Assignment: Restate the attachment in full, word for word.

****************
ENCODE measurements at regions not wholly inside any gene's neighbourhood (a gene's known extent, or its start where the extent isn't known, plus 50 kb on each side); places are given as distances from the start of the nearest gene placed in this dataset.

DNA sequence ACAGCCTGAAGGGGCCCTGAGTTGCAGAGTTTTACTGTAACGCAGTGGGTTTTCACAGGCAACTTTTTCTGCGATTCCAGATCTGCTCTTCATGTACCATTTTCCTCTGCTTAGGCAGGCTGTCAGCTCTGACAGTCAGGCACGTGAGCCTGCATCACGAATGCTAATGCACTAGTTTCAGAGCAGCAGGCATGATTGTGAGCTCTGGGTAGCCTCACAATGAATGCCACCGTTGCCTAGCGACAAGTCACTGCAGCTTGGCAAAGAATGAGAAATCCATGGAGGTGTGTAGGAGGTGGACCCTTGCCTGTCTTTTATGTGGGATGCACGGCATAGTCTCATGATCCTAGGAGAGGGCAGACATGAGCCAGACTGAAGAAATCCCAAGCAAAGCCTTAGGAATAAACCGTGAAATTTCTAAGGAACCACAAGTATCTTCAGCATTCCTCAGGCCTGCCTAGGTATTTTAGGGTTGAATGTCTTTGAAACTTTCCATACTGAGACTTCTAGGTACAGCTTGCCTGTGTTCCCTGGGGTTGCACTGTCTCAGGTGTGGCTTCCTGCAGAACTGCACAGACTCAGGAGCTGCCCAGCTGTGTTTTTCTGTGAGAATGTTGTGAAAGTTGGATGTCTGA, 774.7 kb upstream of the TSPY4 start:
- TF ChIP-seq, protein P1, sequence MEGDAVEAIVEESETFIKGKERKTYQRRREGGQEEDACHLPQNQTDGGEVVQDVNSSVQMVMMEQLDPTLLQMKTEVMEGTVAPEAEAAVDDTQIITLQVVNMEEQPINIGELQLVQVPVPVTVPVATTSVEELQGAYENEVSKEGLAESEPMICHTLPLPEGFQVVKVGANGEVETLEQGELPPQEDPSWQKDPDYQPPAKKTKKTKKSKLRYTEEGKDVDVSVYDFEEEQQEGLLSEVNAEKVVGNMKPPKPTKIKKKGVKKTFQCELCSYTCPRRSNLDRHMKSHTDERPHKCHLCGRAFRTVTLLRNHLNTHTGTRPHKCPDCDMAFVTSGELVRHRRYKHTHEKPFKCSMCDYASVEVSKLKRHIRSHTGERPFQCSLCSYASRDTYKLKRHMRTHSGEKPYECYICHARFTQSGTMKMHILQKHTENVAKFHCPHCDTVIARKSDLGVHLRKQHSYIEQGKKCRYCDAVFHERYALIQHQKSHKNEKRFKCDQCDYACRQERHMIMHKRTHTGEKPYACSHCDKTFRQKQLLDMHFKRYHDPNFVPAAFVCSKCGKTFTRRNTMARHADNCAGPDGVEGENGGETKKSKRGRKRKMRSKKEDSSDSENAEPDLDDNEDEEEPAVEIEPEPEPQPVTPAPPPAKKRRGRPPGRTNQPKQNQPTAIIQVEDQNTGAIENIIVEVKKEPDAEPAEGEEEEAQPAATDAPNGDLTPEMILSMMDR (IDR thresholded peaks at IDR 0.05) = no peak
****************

ENCODE measurements at regions not wholly inside any gene's neighbourhood (a gene's known extent, or its start where the extent isn't known, plus 50 kb on each side); places are given as distances from the start of the nearest gene placed in this dataset.

DNA sequence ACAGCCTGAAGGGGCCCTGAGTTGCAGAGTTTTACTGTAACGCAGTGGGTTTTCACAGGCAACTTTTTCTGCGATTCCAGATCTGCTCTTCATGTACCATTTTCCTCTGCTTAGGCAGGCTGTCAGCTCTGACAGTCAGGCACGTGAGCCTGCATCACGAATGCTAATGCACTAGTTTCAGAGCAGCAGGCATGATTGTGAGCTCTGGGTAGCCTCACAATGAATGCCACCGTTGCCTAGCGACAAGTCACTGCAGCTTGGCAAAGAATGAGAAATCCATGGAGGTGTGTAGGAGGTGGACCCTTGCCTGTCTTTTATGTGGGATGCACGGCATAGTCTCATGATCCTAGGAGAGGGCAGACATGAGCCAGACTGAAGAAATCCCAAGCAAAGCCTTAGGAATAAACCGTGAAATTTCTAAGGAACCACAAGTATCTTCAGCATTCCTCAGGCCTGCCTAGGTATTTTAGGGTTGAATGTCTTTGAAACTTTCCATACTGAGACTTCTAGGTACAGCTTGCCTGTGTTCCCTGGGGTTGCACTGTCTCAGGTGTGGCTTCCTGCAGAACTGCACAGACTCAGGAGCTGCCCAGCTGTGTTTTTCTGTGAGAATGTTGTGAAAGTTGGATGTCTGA, 774.7 kb upstream of the TSPY4 start:
- TF ChIP-seq, protein P1, sequence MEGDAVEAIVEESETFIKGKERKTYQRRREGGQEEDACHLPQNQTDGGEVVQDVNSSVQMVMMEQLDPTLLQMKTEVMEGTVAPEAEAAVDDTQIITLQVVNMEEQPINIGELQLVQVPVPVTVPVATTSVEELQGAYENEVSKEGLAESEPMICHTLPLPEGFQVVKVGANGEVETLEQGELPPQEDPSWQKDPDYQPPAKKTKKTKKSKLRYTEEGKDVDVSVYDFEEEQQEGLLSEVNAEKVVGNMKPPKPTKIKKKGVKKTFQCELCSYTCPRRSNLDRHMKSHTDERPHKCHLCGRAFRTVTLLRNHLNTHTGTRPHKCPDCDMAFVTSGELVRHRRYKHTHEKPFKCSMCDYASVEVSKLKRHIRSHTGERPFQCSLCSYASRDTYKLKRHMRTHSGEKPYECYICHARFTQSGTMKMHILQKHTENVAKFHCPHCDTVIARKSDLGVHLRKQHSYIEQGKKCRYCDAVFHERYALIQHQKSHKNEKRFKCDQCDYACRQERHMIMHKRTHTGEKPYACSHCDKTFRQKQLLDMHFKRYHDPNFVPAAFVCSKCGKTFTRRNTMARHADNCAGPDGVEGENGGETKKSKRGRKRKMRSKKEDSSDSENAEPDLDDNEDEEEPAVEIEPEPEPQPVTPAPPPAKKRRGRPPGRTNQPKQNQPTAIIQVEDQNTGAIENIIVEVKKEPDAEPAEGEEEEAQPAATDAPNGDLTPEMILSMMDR (IDR thresholded peaks at IDR 0.05) = no peak